Here's the way it works: paperboard goes in one end, runs through the press and into a Delivery where it forms piles of completed work. As the sheets land, the delivery lift slowly lowers to form the pile. It knows when to move when the pile height breaks a sensor beam. Pretty simple.

    Except...

    It just so happened that a little over week ago, the sensor failed on the ultra-modern press. It fails on our press all the time - it's old and slips. The moment one of us sees that the pile is high without moving, we clean the sensor off and adjust it so the pile lowers properly. The ultra-modern press is a 'one-operator' press, and its operator didn't have time to stand around, he was doing other things. Which means he didn't see when the sensor failed.
    We heard the BOOOMM!! right across the plant as the pile rose into the path of 15 80-lb. gripper bars moving at well over 100km/h. Blew the nose right off the front end of the press; shredded the chains, blasted half the IR system into tin foil, etc.

    It was truly glorious to behold.

    Best estimate is $150,000 in repairs and Big Bergie is down for at least a month. And you just KNOW we've been making the point to management - quite joyfully, I might add - that if they'd kept a full crew on that machine as we'd been demanding rather than trying to save money on wages, they wouldn't be paying at least twenty times as much as they were trying to save.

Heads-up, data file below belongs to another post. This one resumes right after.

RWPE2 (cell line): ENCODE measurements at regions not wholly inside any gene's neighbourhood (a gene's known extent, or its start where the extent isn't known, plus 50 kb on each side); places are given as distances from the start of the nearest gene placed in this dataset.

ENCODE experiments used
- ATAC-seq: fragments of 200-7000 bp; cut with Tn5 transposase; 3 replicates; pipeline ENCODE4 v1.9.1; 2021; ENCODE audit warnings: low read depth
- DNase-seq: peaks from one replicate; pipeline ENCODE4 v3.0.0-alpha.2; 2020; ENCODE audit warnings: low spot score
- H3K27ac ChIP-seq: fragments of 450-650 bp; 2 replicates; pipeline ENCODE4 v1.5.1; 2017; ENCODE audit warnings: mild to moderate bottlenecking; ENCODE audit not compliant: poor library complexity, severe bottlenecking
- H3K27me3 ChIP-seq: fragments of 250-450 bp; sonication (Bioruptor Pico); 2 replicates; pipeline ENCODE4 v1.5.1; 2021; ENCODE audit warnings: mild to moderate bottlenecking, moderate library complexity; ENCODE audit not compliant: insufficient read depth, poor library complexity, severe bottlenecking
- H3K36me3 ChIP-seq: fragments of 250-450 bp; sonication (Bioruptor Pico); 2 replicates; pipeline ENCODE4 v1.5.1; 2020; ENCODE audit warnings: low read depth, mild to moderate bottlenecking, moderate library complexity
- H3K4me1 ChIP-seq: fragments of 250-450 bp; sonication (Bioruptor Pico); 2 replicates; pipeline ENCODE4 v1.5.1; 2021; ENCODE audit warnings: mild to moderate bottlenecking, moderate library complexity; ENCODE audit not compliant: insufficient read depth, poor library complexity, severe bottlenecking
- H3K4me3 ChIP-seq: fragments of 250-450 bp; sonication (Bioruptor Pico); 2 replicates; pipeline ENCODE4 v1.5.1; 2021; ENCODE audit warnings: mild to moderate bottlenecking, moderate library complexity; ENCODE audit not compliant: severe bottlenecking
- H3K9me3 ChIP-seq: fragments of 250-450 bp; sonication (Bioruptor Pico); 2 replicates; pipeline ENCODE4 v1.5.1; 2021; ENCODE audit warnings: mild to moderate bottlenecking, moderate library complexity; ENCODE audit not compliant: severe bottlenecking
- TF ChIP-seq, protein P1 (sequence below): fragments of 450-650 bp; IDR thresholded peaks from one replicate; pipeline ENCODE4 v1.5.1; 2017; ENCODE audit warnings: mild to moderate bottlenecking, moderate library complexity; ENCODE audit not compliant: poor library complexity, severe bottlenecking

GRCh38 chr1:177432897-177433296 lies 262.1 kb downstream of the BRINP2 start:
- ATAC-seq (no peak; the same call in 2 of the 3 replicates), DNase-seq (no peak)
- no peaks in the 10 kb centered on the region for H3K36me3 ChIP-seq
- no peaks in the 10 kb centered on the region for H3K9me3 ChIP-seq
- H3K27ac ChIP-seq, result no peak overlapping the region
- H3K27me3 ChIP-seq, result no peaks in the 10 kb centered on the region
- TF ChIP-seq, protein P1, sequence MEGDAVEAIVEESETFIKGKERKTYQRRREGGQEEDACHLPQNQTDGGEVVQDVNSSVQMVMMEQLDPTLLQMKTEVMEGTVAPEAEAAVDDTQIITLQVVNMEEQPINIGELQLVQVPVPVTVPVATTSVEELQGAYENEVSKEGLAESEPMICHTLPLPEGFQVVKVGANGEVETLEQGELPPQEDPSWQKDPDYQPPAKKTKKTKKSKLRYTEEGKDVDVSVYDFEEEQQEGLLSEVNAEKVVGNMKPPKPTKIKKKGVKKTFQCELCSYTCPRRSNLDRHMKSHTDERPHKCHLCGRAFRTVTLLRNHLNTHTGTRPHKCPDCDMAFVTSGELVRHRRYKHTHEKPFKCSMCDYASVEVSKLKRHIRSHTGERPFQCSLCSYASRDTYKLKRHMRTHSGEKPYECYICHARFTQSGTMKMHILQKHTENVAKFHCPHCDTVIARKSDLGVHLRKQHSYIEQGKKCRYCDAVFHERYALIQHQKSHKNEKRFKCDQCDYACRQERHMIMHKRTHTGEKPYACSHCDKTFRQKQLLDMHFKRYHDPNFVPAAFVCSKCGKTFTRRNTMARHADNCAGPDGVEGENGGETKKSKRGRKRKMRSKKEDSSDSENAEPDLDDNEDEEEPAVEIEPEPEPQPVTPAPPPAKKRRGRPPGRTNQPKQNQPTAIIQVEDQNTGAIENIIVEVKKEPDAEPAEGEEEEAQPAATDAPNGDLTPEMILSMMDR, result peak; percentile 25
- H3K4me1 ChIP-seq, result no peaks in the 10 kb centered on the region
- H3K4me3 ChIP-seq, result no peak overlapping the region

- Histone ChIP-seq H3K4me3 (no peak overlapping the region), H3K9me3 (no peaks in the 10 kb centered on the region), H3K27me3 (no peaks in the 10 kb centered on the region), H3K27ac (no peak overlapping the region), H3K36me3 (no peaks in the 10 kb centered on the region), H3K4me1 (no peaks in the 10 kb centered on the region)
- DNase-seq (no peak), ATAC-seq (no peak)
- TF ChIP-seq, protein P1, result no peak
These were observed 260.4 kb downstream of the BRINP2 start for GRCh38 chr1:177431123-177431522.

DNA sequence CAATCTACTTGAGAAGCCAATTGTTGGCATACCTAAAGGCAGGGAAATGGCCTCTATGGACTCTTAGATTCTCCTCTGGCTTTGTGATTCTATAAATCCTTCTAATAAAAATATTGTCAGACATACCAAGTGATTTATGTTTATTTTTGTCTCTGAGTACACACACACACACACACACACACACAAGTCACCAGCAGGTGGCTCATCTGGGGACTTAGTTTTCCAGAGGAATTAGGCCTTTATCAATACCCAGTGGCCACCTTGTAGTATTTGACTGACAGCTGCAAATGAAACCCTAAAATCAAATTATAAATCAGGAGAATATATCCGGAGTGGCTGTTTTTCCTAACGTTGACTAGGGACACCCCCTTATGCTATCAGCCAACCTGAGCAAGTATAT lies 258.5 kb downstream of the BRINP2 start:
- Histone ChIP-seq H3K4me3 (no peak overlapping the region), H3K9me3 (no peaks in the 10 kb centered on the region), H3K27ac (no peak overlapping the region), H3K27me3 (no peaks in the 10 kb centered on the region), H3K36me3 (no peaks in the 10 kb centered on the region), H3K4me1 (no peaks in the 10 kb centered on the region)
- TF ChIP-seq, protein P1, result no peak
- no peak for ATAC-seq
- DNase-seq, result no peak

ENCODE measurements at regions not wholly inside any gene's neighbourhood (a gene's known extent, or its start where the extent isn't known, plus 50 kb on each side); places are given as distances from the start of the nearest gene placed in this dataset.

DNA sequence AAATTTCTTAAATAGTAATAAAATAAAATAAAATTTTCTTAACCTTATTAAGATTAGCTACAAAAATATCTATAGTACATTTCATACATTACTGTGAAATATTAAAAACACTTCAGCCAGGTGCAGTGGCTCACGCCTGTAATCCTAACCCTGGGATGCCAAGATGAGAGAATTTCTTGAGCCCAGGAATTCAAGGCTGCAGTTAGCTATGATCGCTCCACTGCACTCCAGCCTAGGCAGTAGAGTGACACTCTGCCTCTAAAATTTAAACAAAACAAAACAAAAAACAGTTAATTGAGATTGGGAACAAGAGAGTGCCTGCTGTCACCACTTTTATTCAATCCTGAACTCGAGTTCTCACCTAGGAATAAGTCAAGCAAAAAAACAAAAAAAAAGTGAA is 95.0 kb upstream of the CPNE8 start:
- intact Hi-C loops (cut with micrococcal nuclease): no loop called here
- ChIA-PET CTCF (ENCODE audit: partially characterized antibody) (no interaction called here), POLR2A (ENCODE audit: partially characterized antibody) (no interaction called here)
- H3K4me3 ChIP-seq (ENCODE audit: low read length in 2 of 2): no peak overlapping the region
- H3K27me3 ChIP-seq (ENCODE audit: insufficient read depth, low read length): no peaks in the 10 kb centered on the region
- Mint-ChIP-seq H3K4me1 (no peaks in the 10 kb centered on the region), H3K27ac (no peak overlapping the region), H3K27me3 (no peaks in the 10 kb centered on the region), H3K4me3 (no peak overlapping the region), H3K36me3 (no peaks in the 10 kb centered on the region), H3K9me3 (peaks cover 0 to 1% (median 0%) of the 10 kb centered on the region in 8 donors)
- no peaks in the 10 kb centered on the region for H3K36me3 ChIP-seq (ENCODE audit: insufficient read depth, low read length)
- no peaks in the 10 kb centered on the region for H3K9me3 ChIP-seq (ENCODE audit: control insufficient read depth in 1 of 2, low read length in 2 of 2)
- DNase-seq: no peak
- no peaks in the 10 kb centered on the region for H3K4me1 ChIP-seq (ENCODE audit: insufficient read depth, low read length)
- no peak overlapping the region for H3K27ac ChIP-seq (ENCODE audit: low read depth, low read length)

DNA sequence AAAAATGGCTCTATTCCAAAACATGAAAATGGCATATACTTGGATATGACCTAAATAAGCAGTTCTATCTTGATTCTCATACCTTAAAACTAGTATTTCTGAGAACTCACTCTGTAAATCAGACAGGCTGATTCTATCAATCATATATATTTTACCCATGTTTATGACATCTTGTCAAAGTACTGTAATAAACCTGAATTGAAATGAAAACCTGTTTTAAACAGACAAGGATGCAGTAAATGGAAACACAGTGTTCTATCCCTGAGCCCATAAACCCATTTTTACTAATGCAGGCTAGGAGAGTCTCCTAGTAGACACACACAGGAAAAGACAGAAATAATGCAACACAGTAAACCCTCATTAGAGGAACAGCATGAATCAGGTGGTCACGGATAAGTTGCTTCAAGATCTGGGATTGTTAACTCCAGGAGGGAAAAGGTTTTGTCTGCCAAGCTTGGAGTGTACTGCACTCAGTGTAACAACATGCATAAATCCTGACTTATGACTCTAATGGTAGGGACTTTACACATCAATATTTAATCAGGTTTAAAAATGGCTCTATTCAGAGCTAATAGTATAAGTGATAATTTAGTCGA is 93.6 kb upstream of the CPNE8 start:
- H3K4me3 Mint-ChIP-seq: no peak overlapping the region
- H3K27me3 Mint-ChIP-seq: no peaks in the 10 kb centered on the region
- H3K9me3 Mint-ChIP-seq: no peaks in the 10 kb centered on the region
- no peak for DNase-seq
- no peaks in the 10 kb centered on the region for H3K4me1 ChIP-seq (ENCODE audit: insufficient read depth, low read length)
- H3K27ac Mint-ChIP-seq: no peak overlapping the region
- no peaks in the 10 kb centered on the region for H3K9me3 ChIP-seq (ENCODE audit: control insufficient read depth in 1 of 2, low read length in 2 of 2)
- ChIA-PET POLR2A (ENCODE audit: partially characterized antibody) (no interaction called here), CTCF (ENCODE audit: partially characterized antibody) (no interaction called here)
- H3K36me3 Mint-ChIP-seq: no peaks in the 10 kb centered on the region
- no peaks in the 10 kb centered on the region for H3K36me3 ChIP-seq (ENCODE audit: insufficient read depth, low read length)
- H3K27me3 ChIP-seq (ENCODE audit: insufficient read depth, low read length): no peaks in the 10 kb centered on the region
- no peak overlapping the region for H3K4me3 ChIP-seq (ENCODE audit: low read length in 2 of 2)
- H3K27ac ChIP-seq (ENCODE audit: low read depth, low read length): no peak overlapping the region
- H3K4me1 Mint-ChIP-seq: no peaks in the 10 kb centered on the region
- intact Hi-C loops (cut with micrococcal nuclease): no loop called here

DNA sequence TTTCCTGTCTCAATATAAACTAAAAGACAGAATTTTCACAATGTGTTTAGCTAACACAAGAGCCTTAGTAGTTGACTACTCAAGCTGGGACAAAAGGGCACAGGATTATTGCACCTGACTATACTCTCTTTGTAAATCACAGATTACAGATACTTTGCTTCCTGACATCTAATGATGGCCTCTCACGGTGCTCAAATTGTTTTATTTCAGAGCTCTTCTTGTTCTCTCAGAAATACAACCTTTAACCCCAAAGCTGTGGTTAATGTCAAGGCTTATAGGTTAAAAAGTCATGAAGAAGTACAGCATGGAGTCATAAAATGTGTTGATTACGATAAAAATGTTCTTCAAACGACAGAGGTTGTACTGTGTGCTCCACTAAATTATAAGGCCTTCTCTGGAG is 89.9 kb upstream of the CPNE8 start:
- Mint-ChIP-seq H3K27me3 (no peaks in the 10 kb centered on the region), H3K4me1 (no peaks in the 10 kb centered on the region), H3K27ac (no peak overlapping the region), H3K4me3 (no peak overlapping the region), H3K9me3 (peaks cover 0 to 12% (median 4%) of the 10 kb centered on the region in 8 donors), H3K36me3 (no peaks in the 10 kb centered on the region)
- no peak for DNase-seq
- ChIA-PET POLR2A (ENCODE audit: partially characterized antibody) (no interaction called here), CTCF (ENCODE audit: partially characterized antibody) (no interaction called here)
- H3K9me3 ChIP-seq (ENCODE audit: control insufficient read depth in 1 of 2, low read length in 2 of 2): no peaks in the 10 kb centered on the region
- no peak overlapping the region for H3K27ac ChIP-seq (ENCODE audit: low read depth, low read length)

The upshot is that while modernization and AI can take Human jobs, it won't be soon - at least until said machinery is so sophisticated it can not only control and respond - machinery does that well already - but guess and infer; something technicians do well.
    Last edited by NorthernDevo; 2016-Jul-30 at 05:03 AM.
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    This is an interesting issue. I worked for a company that refused to use "chat" as a means of customer support as they felt it "delocalized" the consumer experience. It was believed that consumers would think these people were outsourced to India or some place. The same company operates a call center in every major market so that consumers feel that they are talking to someone locally. For example, they have US and Canadian call centers 70 miles from each other.

    On several occasions, we'd have meetings that required US staff to go to Canada or other way around and were able to redirect the calls. Canadian agents spoke to Canadians while in the US or US staff taking US calls while sitting in Canada.